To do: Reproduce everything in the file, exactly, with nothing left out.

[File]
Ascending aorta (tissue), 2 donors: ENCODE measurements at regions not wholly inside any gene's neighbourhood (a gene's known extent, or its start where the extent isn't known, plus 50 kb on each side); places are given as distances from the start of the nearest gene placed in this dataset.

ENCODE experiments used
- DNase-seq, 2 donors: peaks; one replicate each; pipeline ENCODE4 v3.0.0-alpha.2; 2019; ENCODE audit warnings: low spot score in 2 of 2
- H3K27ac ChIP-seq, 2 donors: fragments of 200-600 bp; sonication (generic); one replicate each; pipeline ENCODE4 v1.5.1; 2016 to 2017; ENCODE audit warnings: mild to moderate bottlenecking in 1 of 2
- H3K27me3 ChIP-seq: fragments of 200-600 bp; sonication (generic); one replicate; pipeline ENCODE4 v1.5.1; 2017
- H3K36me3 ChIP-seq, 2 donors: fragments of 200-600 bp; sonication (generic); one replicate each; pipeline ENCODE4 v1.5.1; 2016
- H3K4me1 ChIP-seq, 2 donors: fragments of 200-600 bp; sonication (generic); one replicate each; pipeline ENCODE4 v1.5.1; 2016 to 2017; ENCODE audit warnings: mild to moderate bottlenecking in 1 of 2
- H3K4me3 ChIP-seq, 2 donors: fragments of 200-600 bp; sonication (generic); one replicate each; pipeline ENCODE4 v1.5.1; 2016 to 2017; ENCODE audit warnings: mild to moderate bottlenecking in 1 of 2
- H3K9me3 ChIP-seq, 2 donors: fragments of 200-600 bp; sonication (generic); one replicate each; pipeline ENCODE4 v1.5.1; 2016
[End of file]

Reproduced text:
Ascending aorta (tissue), 2 donors: ENCODE measurements at regions not wholly inside any gene's neighbourhood (a gene's known extent, or its start where the extent isn't known, plus 50 kb on each side); places are given as distances from the start of the nearest gene placed in this dataset.

ENCODE experiments used
- DNase-seq, 2 donors: peaks; one replicate each; pipeline ENCODE4 v3.0.0-alpha.2; 2019; ENCODE audit warnings: low spot score in 2 of 2
- H3K27ac ChIP-seq, 2 donors: fragments of 200-600 bp; sonication (generic); one replicate each; pipeline ENCODE4 v1.5.1; 2016 to 2017; ENCODE audit warnings: mild to moderate bottlenecking in 1 of 2
- H3K27me3 ChIP-seq: fragments of 200-600 bp; sonication (generic); one replicate; pipeline ENCODE4 v1.5.1; 2017
- H3K36me3 ChIP-seq, 2 donors: fragments of 200-600 bp; sonication (generic); one replicate each; pipeline ENCODE4 v1.5.1; 2016
- H3K4me1 ChIP-seq, 2 donors: fragments of 200-600 bp; sonication (generic); one replicate each; pipeline ENCODE4 v1.5.1; 2016 to 2017; ENCODE audit warnings: mild to moderate bottlenecking in 1 of 2
- H3K4me3 ChIP-seq, 2 donors: fragments of 200-600 bp; sonication (generic); one replicate each; pipeline ENCODE4 v1.5.1; 2016 to 2017; ENCODE audit warnings: mild to moderate bottlenecking in 1 of 2
- H3K9me3 ChIP-seq, 2 donors: fragments of 200-600 bp; sonication (generic); one replicate each; pipeline ENCODE4 v1.5.1; 2016